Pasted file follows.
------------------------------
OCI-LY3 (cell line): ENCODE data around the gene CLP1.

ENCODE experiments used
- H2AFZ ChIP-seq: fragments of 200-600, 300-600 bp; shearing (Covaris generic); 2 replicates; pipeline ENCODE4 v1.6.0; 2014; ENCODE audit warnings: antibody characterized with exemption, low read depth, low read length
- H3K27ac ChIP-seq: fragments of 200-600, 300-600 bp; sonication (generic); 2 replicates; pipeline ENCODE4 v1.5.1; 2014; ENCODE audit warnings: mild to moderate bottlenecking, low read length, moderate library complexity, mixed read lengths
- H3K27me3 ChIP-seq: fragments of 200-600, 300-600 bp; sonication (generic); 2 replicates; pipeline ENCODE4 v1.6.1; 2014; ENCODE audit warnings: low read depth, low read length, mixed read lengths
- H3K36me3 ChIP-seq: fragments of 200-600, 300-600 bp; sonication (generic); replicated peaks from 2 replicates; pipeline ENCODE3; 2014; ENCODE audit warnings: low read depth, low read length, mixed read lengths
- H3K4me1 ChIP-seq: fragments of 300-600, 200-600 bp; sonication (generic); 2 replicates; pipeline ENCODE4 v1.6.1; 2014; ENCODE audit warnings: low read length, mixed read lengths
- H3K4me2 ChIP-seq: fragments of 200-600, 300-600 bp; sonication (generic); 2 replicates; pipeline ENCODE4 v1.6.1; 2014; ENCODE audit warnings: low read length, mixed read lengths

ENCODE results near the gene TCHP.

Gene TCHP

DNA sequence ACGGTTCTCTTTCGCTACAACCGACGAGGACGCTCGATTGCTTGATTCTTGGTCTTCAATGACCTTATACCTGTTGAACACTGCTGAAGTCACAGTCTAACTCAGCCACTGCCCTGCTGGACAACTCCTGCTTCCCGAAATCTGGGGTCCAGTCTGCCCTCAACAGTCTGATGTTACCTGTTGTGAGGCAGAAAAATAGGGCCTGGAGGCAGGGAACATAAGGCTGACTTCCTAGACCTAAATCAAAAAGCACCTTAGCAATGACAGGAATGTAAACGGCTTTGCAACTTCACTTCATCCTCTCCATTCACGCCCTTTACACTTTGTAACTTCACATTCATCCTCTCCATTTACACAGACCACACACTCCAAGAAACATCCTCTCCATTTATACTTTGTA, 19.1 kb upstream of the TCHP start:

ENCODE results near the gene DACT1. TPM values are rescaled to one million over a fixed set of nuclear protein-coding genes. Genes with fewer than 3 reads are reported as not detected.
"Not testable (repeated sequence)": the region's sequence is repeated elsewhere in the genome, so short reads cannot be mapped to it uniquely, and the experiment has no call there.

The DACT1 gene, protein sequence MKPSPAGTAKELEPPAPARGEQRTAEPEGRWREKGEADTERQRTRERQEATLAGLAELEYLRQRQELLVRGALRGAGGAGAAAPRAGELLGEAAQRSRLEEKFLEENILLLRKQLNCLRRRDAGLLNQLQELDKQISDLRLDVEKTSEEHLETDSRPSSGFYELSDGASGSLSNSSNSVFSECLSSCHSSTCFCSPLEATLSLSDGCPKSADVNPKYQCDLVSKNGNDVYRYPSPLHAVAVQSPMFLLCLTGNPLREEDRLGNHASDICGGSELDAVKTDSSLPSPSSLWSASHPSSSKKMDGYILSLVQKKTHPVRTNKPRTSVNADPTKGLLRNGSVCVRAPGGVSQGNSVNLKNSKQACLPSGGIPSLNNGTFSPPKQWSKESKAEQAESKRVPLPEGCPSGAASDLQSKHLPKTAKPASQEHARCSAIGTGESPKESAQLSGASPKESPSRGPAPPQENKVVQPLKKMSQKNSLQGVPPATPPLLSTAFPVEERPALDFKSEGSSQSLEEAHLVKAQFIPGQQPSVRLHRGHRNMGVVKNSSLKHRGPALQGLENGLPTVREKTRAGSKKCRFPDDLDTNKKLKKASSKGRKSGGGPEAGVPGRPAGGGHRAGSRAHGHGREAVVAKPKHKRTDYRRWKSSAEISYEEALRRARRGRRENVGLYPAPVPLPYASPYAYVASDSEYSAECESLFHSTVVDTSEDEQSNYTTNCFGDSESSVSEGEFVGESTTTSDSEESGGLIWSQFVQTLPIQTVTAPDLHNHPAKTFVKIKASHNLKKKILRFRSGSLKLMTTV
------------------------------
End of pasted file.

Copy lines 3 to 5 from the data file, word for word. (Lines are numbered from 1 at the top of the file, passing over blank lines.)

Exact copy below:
- H2AFZ ChIP-seq: fragments of 200-600, 300-600 bp; shearing (Covaris generic); 2 replicates; pipeline ENCODE4 v1.6.0; 2014; ENCODE audit warnings: antibody characterized with exemption, low read depth, low read length
- H3K27ac ChIP-seq: fragments of 200-600, 300-600 bp; sonication (generic); 2 replicates; pipeline ENCODE4 v1.5.1; 2014; ENCODE audit warnings: mild to moderate bottlenecking, low read length, moderate library complexity, mixed read lengths
- H3K27me3 ChIP-seq: fragments of 200-600, 300-600 bp; sonication (generic); 2 replicates; pipeline ENCODE4 v1.6.1; 2014; ENCODE audit warnings: low read depth, low read length, mixed read lengths